Rurik Tyler's art isn't what I expected from the cover, as Sandman and the Question artist Malcolm Jones III inks over Tyler's art to make things a bit creepier than the interior art. Tyler's art is definitely not of the Jim Lee school of unnecessary lines and no backgrounds. Instead, his work has a sort of cartoon-y look that actually looks pretty decent, it just clashes with the dark tone of the story. There's a few cool layouts that work pretty well (mostly involving Zarathos's head), but there's a few close-ups of faces that look like they'd fit better into an Archie comic. Maybe I'm just projecting when I see a brunette whose name starts with a "V." The diverse cast also helps keep everyone from looking too same-y: in addition, Modred has an extremely long face, Sam Buchanan has a Harry Potter scar on his forehead, and Jinx has a weird facial scar/birthmark. It's not particularly surprising that Tyler's other work includes comedy comic "What The-" and an adaptation of the "Biker Mice from Mars" cartoon. It's honestly a bit of a shame that he worked primarily for Marvel, who really didn't produce much of anything that suited his style. His only work for DC was a few fill-ins on a 90's "Scooby Doo" comic, and his other biggest contribution is a few cartoons in "Cracked."
The downside for Tyler's art is a few consistency issues. He gets lazy and doesn't draw Vicki's arm at one point, and sometimes forgets to draw little things like Jinx's hat. I'm also willing to give the colorist the benefit of the doubt and say that Jinx changed into a blue cap to go mourn his grandmother, after his red cap got all sweaty in the jungle. It's a bit strange to me to have guys like Jae Lee, Steve Epting, and Gene Ha around and not working on a "horror" book like this; instead, Lee worked on Namor while Epting and Ha did various stuff for X-books around this time. I guess Marvel's thinking was probably that nobody read Darkhold anyway: it had a dumb title and was probably the least successful of the Morbius/Nightstalkers/Ghost Rider books, considering how completely unknown most of these characters remain. Also it was canceled in 1994, while most of those books lasted at least another year or two.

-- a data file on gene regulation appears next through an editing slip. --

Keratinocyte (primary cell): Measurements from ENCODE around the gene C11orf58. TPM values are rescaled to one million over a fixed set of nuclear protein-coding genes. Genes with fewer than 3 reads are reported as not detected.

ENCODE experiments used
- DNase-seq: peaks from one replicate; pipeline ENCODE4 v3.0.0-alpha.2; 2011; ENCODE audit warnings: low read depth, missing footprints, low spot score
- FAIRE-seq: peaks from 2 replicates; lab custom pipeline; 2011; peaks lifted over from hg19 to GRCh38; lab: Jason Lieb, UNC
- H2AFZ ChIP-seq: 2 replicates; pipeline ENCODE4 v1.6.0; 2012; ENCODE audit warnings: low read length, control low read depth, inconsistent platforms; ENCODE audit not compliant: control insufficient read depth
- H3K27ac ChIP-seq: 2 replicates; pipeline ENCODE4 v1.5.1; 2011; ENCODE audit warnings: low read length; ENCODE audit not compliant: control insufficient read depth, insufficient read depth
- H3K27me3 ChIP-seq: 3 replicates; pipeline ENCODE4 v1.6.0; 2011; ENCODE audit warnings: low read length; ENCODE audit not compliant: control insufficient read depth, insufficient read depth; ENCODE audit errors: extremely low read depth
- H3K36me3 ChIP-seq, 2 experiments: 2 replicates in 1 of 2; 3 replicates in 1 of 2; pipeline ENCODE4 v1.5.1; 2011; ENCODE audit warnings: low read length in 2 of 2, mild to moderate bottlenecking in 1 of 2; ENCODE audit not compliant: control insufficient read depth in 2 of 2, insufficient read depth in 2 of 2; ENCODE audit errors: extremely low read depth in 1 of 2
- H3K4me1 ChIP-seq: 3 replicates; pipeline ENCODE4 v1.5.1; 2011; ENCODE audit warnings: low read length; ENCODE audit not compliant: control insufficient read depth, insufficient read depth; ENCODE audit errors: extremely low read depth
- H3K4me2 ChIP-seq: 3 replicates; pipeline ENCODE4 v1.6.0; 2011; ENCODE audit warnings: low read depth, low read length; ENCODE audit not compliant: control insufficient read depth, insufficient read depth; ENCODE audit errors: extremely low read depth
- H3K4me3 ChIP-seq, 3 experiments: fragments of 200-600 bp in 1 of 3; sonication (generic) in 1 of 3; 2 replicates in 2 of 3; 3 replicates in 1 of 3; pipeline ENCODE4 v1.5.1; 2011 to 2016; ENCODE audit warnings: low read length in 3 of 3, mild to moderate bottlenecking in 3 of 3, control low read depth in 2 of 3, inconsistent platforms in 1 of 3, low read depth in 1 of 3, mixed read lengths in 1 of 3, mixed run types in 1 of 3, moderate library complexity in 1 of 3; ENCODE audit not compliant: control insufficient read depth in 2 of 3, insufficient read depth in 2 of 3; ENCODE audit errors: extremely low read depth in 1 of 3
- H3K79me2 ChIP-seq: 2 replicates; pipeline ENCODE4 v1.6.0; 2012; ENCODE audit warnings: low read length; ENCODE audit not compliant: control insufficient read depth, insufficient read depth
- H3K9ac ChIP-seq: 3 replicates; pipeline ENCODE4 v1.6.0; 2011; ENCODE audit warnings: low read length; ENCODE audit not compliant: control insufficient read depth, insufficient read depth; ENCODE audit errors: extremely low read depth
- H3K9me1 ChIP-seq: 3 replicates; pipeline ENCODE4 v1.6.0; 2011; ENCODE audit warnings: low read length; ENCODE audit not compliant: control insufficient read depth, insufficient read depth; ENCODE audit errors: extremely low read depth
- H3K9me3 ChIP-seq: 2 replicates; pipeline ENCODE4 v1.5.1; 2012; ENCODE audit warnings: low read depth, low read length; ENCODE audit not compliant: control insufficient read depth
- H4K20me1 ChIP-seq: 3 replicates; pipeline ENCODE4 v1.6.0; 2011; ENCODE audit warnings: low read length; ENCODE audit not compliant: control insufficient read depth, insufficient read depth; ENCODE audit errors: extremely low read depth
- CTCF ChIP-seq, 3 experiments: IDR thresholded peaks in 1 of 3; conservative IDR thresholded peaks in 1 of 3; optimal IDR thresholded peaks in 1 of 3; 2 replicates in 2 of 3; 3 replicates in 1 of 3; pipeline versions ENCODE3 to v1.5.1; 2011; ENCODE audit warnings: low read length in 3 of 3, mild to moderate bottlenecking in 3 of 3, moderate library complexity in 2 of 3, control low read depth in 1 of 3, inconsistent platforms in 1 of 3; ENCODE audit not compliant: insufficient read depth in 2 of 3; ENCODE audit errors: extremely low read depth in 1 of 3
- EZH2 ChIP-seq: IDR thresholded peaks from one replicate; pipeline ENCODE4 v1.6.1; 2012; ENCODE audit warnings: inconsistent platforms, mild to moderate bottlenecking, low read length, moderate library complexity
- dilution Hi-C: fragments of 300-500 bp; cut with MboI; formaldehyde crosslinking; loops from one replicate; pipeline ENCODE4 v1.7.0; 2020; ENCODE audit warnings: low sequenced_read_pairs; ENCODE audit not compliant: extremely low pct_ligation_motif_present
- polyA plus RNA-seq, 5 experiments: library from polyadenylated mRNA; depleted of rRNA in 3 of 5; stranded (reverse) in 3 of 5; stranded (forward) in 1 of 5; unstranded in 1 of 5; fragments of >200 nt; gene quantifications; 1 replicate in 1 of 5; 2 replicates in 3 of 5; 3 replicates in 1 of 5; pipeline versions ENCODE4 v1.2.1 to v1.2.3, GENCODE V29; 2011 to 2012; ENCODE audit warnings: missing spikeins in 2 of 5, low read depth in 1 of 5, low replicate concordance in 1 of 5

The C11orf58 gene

It's kind of a shame the 2004 series "Witches," which was based around somewhat unknown female magic users Topaz, Jennifer Kale, and Satana, didn't include Montesi. Of course, that book had enough problems already: it was one of the seemingly endless pile of "Buffy" rip-offs greenlit by Bill Jemas in 2001, then sat on the shelf for three years before it was salavaged into a mini-series, with really sloppy work filling in gaps in Mike Deodato's three year old pencils. According to Marvel: the Untold Story, it was one of three books Jemas had in development that featured hot women fighting the supernatural, because Jemas was a weirdo who thought the market could maintain that many Buffy rip-offs. I'm sure one of them was the DnA "Bloodstone" mini from 2001, but I'm not sure what #3 was. Anyway, the characters from "Darkhold" for the most part remain in limbo, except for Modred, who periodically pops up as a generic villain, most recently in Dan Slott's snooze-inducing "Mighty Avengers" run in 2009.
|Proof that lazy artists predate Greg Land: the first and second covers for this series, by Richard Case and Mark McKenna. Come on guys, at least mirror the image or put it somewhere else in the frame.|
90's Fashion: Jinx! Jinx wears a white t-shirt, jeans and a red cap for his jungle expedition, so what does he wear to visit his grandmother's grave? Jeans, a jacket (presumably over a t-shirt), and a blue cap! Agent Buchanan has a pretty restrained look, with a shoulder holster over a black t-shirt, but he does accessorize with a belt full of pouches.